Images courtesy SOHO (ESA & NASA). Animation by Windows to the Universe staff (Randy Russell).

Rotating Sun with Sunspots

This animation shows a large sunspot (officially dubbed sunspot number 720) moving across the face of the Sun as the Sun rotates. The animation spans a period of about two weeks during January 2005. The Sun rotates one full turn every 25 days at the equator, but it rotates slower at the poles, with one rotation every 36 days. Roughly 12 hours elapse per frame of this animation.

The images were captured by the Michelson Doppler Imager (MDI) instrument on the SOHO (Solar & Heliospheric Observatory) spacecraft. MDI images are captured in the red portion of the visible light spectrum, around a wavelength of 6,768 Angstroms. This part of the spectrum is quite good for observing sunspots. The view is comparable to what you would see if you could look at the Sun without damaging your eyes. NEVER LOOK DIRECTLY AT THE SUN without taking appropriate safety precautions!

(Note: If you cannot see the animation you may need to download the latest QuickTime player.)

Last modified September 6, 2005 by Jennifer Bergman.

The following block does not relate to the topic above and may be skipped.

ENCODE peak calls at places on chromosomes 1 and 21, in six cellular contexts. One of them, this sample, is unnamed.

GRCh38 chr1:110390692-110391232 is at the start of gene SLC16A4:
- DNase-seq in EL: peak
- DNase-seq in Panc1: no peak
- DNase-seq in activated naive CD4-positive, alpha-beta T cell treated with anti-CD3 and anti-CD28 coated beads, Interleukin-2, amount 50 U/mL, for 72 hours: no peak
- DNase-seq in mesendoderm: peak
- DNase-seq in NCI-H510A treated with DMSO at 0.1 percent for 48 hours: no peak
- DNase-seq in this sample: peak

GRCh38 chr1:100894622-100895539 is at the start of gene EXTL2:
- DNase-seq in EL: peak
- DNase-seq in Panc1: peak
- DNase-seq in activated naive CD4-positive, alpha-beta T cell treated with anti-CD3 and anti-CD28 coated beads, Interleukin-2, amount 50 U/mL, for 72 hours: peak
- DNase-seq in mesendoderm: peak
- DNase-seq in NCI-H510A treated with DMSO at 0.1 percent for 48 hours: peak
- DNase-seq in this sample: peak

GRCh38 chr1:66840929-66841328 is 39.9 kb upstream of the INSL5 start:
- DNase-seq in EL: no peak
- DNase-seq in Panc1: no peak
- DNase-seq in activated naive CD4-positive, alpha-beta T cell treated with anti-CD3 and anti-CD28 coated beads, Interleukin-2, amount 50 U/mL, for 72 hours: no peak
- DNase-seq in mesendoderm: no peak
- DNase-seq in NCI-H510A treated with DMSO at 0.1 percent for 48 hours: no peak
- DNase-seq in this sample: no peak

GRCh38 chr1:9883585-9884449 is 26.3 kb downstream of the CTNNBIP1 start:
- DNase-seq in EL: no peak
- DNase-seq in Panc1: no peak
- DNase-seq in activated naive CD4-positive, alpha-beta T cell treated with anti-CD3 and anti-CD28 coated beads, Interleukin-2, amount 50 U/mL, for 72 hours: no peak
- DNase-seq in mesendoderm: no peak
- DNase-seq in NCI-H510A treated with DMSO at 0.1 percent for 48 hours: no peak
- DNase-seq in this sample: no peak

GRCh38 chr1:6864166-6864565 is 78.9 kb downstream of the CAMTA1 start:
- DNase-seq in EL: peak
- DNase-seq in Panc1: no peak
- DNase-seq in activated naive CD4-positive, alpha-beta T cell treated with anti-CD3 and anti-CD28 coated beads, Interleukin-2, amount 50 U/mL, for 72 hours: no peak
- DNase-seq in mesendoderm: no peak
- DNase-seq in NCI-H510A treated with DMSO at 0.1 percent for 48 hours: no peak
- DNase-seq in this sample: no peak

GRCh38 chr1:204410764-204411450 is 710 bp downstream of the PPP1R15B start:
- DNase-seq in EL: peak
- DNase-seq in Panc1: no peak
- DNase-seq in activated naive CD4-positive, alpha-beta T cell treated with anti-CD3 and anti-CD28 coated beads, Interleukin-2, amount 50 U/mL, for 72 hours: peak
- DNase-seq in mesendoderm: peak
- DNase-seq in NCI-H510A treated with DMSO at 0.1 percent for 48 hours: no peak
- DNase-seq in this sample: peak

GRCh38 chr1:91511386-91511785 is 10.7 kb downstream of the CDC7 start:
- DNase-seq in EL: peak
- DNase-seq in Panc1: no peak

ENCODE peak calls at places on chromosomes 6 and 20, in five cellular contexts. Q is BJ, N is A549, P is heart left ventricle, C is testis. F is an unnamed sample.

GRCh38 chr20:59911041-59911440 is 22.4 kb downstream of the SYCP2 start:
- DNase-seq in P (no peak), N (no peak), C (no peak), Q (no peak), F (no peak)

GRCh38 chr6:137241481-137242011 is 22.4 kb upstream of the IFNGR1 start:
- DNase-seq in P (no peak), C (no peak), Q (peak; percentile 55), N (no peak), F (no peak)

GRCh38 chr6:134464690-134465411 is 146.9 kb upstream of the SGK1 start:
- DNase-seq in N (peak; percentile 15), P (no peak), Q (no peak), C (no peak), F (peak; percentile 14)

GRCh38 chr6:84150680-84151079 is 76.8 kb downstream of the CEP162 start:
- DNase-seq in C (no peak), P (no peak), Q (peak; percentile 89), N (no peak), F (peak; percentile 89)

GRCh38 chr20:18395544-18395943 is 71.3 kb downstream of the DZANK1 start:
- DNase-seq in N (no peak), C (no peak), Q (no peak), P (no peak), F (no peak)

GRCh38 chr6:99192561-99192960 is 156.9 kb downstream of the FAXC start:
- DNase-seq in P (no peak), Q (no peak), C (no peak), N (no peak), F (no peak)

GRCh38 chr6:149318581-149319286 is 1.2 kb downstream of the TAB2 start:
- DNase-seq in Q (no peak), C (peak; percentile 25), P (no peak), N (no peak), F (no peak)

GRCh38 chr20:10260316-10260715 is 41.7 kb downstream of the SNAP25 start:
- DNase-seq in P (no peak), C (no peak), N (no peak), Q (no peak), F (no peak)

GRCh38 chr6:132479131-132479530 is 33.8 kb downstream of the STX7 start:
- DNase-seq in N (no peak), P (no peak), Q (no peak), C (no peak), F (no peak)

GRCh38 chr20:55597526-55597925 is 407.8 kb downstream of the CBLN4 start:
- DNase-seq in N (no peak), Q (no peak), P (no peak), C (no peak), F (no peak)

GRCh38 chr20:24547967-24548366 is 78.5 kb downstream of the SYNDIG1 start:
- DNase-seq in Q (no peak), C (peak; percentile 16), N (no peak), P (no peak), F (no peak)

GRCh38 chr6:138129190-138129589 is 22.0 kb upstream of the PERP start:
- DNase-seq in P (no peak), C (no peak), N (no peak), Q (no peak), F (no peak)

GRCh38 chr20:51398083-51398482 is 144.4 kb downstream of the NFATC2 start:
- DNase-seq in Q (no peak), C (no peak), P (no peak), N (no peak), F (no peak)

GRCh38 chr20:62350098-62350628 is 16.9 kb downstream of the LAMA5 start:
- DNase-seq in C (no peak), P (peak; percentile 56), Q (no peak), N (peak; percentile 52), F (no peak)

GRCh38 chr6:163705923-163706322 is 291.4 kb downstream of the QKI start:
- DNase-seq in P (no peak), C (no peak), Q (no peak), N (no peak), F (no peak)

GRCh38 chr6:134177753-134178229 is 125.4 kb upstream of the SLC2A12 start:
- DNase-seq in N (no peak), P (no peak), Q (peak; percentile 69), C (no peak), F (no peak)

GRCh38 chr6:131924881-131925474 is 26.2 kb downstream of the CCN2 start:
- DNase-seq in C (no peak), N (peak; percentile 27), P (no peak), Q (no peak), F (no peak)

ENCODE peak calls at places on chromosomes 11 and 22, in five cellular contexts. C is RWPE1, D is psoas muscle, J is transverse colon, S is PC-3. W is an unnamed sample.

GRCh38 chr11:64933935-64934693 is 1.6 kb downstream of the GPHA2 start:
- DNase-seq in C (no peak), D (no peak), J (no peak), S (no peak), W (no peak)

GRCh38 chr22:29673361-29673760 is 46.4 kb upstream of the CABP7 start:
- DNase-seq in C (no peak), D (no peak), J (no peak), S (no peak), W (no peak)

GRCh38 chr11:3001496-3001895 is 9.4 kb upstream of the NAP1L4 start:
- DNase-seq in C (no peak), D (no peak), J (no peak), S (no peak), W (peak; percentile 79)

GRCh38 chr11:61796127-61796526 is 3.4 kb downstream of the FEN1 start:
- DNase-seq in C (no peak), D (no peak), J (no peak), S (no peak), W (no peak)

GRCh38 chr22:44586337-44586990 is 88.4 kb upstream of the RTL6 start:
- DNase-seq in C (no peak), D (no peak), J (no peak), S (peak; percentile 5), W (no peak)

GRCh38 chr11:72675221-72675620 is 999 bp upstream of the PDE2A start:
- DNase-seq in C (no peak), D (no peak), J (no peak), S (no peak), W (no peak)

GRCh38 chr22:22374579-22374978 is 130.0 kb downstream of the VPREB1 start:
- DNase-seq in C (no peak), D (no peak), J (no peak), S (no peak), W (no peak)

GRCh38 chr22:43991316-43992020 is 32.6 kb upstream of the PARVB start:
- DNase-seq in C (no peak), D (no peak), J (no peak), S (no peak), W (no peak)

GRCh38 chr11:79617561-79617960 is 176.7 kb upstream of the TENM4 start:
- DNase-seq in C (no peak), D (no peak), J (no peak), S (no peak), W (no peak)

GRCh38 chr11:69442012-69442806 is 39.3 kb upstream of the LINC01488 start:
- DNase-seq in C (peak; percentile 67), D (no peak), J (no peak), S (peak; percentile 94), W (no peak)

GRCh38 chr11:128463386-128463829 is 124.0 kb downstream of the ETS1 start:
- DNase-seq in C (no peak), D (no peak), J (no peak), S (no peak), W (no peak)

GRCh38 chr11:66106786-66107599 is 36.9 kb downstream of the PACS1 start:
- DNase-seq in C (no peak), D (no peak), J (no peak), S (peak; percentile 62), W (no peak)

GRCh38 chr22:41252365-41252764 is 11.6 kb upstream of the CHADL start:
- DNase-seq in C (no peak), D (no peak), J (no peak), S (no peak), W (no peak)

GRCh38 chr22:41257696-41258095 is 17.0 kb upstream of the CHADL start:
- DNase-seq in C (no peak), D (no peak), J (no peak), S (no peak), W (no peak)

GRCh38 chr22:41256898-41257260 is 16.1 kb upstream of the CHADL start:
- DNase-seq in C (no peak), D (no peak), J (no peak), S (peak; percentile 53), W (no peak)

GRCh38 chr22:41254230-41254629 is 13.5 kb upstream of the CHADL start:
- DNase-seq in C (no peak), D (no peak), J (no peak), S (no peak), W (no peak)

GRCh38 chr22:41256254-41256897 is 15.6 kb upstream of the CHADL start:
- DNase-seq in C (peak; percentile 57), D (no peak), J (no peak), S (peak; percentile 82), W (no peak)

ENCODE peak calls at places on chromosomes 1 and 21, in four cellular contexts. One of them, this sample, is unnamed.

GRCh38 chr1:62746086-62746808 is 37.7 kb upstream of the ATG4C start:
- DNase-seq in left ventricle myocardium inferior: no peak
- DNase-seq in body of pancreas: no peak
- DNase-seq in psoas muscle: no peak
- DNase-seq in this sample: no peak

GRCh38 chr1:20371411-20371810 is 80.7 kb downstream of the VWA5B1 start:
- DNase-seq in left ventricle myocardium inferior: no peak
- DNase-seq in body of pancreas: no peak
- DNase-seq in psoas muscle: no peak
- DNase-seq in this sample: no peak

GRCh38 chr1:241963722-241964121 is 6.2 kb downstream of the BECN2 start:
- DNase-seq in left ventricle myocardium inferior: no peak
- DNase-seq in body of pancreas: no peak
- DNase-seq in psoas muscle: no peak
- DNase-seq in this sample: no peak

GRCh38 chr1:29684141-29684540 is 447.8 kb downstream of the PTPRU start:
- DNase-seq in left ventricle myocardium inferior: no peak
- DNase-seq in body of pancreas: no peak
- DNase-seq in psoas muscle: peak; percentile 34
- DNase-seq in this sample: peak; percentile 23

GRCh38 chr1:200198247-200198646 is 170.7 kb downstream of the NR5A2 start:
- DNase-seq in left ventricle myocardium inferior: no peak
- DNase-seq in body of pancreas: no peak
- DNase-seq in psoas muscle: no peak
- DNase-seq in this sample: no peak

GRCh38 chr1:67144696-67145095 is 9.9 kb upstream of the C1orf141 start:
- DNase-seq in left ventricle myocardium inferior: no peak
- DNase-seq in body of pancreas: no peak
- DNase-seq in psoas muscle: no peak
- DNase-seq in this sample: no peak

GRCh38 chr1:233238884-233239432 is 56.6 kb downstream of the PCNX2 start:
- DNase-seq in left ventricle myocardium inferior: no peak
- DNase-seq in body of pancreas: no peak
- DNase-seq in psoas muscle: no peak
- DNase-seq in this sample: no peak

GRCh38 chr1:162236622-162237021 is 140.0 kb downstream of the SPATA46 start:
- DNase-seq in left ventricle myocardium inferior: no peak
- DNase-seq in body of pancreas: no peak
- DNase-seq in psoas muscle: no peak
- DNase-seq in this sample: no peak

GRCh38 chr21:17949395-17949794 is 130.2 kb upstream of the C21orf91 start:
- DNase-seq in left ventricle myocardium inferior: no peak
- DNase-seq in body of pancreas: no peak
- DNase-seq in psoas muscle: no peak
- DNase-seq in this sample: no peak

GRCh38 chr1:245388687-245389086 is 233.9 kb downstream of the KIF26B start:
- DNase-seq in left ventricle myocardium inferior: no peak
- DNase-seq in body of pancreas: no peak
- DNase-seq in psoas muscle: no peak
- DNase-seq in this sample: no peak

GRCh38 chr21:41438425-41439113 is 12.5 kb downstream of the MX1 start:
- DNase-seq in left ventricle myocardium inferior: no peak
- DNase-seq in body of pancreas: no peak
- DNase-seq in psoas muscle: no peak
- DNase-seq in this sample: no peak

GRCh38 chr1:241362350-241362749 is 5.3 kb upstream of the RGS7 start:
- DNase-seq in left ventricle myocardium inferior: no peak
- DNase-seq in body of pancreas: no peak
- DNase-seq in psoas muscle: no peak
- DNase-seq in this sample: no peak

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Windows to the Universe, a project of the National Earth Science Teachers Association, is sponsored in part is sponsored in part through grants from federal agencies (NASA and NOAA), and partnerships with affiliated organizations, including the American Geophysical Union, the Howard Hughes Medical Institute, the Earth System Information Partnership, the American Meteorological Society, the National Center for Science Education, and TERC. The American Geophysical Union and the American Geosciences Institute are Windows to the Universe Founding Partners. NESTA welcomes new Institutional Affiliates in support of our ongoing programs, as well as collaborations on new projects. Contact NESTA for more information. NASA ESIP NCSE HHMI AGU AGI AMS NOAA